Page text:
To access the remainder of this piece of premium content, you must be registered with Firehouse. Already have an account? Login
Register in seconds by connecting with your preferred Social Network.
Complete the registration form.
Before we look at this month's close call, a quick word and opinion related to the horrific loss of nine of our brothers in Charleston, SC. Probably like you, I have had several conversations with different fire friends who I work with or writers and instructors like Dr. Harry Carter since the fatal fire. Like you, we have received loads of photos, e-mails and related information on the fire. Many of the comments were negative opinions about how the fire was handled — but the first priority was to give those firefighters a respectful and peaceful memorial service and individual funerals. That has happened.
The next step is for the fire investigation and firefighter fatality experts to determine what happened, and then the next step is for us to learn and share that information with every firefighter. But it's not the last step. The last step is for every one of us in every fire department to take that information and, as applicable, apply those changes in training so we operate as safely as is realistically possible. The only real, long-term way to honor those who are killed is to not have those of us get killed in the same ways — and that can only be successful at a local level by local fire chiefs, fire officers and firefighters, a/k/a all of "us."
While all of us are shocked when one firefighter is seriously injured or killed, when multiple firefighters are lost, we go beyond that. Again, understandable. And with all the activity going on in the last decade to reduce firefighter injury and death, the news of a firefighter death and multiple deaths slams us right in the heart. Very understandable. But after that, we need to let the facts unfold. It is tempting to write and comment, but the facts simply are not out. Like you, I have seen the photos and videos and like any other firefighter I have loads of questions. And that's what we have — questions. As far as I am concerned, we have an obligation on many counts to let the facts come out before we comment. That's how questions are answered honestly and how we learn. If you think you saw something that went wrong, the best action is to make sure you and your fire department don't do that, and train and train again on whatever your department perceives to be the correct way. That's how firefighter line-of-duty deaths are reduced.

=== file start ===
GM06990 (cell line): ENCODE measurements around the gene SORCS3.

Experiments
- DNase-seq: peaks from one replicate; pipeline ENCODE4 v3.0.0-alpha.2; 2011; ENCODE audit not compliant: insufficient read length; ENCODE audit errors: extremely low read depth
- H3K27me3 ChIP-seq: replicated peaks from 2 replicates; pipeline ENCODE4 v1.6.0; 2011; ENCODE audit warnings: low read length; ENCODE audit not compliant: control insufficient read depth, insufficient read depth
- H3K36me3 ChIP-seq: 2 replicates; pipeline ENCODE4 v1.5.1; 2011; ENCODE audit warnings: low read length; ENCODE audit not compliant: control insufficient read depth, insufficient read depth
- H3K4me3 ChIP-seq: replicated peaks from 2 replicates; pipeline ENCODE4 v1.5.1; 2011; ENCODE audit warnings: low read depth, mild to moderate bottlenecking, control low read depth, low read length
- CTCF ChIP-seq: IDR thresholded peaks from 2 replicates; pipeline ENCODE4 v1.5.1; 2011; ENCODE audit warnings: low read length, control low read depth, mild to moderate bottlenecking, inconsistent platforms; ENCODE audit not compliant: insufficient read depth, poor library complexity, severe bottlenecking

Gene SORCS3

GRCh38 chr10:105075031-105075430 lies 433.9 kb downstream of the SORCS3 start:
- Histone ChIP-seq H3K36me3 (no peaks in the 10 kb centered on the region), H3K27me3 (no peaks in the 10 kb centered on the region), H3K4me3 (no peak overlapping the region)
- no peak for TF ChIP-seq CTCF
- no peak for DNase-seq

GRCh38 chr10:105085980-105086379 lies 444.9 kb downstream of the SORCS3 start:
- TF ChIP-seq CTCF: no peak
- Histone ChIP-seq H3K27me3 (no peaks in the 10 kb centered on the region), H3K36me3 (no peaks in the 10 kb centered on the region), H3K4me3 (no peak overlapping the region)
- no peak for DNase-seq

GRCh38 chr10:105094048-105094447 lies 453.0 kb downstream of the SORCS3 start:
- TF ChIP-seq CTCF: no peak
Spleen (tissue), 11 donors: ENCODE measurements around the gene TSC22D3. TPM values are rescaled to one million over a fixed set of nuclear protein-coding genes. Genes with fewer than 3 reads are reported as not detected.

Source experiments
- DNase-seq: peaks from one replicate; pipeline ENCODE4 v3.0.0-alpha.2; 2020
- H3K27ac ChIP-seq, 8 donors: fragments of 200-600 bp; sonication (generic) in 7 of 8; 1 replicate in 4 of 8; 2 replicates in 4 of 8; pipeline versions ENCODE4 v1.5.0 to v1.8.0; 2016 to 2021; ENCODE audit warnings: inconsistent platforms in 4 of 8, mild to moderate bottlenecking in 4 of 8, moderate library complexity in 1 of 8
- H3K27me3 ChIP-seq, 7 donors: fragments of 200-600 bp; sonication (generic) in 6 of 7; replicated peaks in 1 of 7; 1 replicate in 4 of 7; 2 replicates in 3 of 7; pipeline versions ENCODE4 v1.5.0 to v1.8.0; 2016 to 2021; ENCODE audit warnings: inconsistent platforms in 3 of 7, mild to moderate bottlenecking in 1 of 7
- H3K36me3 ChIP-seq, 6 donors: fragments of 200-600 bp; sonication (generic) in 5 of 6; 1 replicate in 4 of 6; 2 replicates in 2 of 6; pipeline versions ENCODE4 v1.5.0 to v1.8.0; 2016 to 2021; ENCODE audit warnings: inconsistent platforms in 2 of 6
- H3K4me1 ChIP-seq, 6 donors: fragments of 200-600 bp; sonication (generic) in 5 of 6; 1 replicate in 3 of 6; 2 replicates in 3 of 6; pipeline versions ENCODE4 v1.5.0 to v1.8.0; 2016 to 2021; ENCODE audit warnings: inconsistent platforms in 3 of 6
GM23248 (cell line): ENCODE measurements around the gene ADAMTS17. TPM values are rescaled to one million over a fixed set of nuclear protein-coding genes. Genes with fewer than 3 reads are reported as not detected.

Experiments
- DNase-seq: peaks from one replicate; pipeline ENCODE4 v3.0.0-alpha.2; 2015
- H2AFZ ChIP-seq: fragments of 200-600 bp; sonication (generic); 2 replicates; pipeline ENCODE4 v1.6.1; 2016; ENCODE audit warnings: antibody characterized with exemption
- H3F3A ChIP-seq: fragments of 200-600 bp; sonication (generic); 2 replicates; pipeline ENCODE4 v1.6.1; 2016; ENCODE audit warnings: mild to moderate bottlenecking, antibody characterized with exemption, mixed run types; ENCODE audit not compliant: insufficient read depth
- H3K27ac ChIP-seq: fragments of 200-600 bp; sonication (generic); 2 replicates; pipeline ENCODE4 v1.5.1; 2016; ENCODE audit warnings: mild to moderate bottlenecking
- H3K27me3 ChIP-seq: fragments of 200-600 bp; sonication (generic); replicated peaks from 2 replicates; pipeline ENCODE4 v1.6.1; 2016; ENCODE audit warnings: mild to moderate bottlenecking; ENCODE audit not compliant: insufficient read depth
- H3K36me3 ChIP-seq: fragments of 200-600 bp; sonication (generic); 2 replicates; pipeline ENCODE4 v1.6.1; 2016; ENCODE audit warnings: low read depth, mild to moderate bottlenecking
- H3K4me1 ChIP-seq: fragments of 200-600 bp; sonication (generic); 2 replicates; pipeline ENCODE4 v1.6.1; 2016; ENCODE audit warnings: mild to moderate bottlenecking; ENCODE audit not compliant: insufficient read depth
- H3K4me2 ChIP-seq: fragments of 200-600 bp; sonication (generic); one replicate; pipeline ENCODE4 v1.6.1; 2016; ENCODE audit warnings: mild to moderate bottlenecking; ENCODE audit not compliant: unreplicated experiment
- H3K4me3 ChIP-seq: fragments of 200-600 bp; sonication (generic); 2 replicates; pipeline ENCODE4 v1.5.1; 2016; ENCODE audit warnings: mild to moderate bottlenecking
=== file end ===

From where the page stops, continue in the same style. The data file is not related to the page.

Readers of this column know that most close calls and direct hits come down to a few basic items such as the failure of leadership, the absence of policy, policies ignored, not enforced or forgotten, equipment that was not maintained, and tactical operations that were not trained upon or ignored. Sometimes, it is the simple stuff that we were taught in basic recruit, probie or Firefighter I class that was not followed, such as:
- Sit down, shut up, belt in
- Use all of your personal protective equipment (PPE) without allowing any skin to be exposed
- Breathe clean air or use your self-contained breathing apparatus (SCBA).
- Stay low
- Stay with your crew
- Know your way out
- Know construction
- Know what to listen for
- Read the smoke
- Get water on the fire and possibly solve most of the problems
- Get a hoseline between the fire and the victim
- Make sure you have water and a charged hoseline before committing to the interior area where the fire is burning
The issue of "getting water" can cover a large area, starting from the challenges of rural water supply all the way to making sure you have an adequate flow at the nozzle prior to entering the fire floor or related area. "Getting water" can mean ensuring water-supply plans are intact and that in rural areas everyone knows where the fill sites are located. In hydranted areas, it means knowing the hydrants are maintained (how do you really know?) and what they will supply. It also means knowing the current and long-term status of your water system. For example, a friend told me that an entire hydranted downtown area in her community had no water supply for over eight hours. The fire department found out when a firefighter went to take a shower — and couldn't. The fire department leadership had absolutely no clue that the water was shut off in the downtown area for construction. Systems must be in place to ensure that notifications happen — and that backup plans are established — before there is a fire. Odds are, they wouldn't have had a fire today…but "what if" they did have a fire?